We ran 32-miles down the Virginia Cut to Coinjock, NC. The cruising guide warns you to stay in the middle of the channel. There are many submerged stumps and logs along the shore. There are also a number of oxbows where the chart displays multiple wrecks and shallow water. We also passed several tugs pushing barges. These were always good for excitement in the narrow channel. Especially when we came upon a barge that ran aground and was positioned diagonally across the channel. He had just come out of a wooded area, and the cross-channel wind pulled his barge right over into shallow water. As we approached, we watch him pull back out, get started going forward again, and then a gust of wind pushed the bow right over into the bank. Mother Nature was simply not working with him today. We waited there, watching him unsuccessfully attempt the maneuver again. He then called on the radio to tell both us and another to go ahead and pass. We’re sure he eventually got going again.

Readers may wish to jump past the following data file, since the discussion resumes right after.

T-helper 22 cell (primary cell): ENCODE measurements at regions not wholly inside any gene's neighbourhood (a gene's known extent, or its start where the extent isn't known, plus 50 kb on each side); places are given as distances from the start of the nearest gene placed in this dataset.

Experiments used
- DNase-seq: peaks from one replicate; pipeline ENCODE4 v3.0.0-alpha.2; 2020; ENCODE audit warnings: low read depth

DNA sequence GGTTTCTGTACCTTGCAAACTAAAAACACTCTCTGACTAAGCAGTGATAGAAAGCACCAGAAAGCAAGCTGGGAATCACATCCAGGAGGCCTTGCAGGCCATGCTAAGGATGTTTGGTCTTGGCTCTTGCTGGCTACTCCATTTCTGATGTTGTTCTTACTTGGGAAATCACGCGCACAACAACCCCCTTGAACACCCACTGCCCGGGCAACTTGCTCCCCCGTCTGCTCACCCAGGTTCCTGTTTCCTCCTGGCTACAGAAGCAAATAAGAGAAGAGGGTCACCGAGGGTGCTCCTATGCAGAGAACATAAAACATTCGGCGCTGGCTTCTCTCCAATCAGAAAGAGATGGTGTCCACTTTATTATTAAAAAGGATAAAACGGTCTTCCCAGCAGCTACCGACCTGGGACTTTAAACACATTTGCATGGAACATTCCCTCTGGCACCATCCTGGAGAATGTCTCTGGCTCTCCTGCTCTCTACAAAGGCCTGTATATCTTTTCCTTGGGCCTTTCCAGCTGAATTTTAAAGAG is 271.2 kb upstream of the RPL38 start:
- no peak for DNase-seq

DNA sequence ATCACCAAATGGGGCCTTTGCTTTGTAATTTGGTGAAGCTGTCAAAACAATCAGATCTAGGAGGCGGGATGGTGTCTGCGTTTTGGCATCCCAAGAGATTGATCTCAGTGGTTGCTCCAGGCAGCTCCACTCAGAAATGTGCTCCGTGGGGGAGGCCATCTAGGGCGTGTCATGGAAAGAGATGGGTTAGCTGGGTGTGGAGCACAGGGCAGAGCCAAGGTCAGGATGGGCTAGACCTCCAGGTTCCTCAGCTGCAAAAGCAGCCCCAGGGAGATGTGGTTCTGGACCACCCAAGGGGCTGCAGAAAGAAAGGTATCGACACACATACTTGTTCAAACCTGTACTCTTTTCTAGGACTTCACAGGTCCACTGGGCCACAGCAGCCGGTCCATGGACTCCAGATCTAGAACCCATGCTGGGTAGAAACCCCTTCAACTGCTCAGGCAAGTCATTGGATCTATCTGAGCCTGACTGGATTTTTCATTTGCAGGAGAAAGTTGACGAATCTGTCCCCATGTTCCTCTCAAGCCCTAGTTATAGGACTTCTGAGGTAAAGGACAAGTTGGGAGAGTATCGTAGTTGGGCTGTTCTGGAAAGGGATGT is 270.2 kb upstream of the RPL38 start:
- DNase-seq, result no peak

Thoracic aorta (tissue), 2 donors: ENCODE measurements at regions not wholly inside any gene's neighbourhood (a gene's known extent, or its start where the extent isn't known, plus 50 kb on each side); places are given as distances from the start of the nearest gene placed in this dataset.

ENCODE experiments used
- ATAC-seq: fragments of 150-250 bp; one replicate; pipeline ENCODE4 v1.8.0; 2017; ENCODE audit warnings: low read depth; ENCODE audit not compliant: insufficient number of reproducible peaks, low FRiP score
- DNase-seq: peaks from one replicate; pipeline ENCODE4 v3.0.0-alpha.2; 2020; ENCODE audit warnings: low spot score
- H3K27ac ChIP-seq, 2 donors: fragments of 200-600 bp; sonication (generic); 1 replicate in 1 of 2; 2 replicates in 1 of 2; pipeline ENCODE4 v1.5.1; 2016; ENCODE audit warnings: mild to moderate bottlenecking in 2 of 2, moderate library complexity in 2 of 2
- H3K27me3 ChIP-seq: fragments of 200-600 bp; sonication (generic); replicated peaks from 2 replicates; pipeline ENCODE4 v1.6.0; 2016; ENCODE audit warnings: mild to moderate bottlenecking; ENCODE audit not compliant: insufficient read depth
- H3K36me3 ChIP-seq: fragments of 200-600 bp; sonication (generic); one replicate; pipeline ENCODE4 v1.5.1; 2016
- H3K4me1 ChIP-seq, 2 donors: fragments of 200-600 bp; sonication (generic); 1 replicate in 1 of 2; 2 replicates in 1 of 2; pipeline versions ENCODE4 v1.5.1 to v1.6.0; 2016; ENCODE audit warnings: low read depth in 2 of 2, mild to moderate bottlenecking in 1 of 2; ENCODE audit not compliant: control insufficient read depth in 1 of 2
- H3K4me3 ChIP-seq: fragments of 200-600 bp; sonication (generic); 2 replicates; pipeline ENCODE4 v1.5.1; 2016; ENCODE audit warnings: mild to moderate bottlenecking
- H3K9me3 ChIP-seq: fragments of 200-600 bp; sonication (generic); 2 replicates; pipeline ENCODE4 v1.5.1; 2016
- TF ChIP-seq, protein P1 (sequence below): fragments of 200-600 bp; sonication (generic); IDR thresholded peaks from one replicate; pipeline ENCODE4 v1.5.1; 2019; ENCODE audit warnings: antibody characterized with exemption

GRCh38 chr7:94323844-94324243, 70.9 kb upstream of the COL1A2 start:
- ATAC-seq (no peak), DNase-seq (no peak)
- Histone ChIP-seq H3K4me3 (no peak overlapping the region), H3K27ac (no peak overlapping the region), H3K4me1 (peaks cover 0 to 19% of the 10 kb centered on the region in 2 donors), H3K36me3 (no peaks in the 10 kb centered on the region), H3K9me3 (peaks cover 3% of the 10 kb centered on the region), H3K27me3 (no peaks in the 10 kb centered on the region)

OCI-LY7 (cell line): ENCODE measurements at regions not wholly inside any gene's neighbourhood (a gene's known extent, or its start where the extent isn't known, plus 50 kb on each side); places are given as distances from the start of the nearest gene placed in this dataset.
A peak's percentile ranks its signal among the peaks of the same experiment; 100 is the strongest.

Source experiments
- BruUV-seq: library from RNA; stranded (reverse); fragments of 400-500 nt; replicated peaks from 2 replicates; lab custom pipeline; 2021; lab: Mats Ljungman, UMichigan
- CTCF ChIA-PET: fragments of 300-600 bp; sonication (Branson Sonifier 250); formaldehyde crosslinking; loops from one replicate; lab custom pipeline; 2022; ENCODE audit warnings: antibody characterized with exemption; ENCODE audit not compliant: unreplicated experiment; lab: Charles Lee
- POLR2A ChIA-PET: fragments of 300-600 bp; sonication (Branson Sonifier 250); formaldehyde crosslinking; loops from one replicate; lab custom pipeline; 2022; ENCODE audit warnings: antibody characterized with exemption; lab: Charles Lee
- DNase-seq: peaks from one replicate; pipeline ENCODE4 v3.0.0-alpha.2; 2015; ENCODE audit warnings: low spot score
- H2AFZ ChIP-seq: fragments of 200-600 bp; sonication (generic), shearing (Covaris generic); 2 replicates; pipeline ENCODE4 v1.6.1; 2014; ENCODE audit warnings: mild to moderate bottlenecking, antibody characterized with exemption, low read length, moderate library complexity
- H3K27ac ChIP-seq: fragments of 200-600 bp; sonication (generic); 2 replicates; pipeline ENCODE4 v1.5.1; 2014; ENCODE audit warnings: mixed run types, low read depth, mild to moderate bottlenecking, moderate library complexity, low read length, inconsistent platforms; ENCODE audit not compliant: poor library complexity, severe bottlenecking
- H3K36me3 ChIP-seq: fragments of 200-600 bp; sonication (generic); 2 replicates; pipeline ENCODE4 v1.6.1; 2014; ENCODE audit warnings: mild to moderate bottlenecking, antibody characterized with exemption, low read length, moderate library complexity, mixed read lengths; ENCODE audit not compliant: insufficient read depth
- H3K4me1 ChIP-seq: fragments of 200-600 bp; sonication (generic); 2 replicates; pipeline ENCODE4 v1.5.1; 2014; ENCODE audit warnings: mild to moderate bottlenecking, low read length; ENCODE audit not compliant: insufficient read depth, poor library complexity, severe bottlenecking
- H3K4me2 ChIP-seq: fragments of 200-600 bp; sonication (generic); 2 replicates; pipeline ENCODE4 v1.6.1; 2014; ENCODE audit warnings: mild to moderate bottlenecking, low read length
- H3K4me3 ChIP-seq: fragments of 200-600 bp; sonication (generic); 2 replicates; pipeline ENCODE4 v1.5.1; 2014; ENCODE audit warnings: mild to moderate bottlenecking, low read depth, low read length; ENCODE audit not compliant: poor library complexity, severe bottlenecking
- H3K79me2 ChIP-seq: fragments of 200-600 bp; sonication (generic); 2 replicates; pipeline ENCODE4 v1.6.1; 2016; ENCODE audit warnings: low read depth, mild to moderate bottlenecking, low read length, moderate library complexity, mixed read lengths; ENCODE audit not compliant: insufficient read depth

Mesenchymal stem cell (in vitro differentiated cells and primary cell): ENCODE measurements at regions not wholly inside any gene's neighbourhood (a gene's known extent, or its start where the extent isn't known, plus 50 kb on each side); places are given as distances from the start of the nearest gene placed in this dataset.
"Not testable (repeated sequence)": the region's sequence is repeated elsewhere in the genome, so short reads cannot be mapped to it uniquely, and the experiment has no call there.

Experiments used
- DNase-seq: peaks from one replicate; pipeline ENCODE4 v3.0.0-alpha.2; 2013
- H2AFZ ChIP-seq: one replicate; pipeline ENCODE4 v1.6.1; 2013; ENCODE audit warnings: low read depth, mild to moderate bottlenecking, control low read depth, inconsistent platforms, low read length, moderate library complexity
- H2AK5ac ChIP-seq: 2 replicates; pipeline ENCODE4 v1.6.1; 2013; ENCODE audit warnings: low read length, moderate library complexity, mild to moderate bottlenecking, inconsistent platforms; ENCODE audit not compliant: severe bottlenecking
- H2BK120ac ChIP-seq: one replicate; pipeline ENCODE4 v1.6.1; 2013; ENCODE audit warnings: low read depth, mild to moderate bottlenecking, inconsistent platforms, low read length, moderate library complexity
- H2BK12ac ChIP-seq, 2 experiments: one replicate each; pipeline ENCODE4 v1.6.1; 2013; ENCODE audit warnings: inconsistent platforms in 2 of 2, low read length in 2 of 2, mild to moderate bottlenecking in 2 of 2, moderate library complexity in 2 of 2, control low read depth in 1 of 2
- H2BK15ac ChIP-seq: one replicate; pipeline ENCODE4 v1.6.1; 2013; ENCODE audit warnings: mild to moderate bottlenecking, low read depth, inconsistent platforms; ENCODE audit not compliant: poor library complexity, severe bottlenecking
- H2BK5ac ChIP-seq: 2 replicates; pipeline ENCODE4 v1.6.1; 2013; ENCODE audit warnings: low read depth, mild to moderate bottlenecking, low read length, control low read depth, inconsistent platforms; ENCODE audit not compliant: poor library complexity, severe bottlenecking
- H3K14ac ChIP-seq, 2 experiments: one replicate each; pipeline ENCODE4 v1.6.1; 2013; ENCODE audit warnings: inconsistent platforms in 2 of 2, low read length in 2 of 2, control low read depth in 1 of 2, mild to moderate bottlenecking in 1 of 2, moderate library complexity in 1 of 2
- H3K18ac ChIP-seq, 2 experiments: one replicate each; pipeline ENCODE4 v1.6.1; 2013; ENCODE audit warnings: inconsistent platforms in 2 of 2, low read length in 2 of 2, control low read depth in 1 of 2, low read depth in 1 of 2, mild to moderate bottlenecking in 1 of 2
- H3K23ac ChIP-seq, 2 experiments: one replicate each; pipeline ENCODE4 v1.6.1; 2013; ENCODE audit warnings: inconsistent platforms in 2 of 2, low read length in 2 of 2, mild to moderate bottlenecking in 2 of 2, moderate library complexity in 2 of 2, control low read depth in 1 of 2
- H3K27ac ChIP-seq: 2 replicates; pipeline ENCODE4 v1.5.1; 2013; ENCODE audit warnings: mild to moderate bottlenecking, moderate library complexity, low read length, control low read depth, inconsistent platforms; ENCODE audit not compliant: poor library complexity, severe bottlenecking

Coinjock – another little town with an interesting name. Well, I can’t say we ever saw a town. Just a marina, a few house scatter along the canal, and a bridge.Residents suggest the name Coinjock is of Native American origin referring to mulberries, which might have been prevalent in the area many years ago. There seem to be no mulberry trees there now, so who knows.
The specialty at the restaurant was a 32-ounce prime rib steak. Paula and I split one. It was very good, and very very filling. Ya – we too can’t believe we ate the whole thing.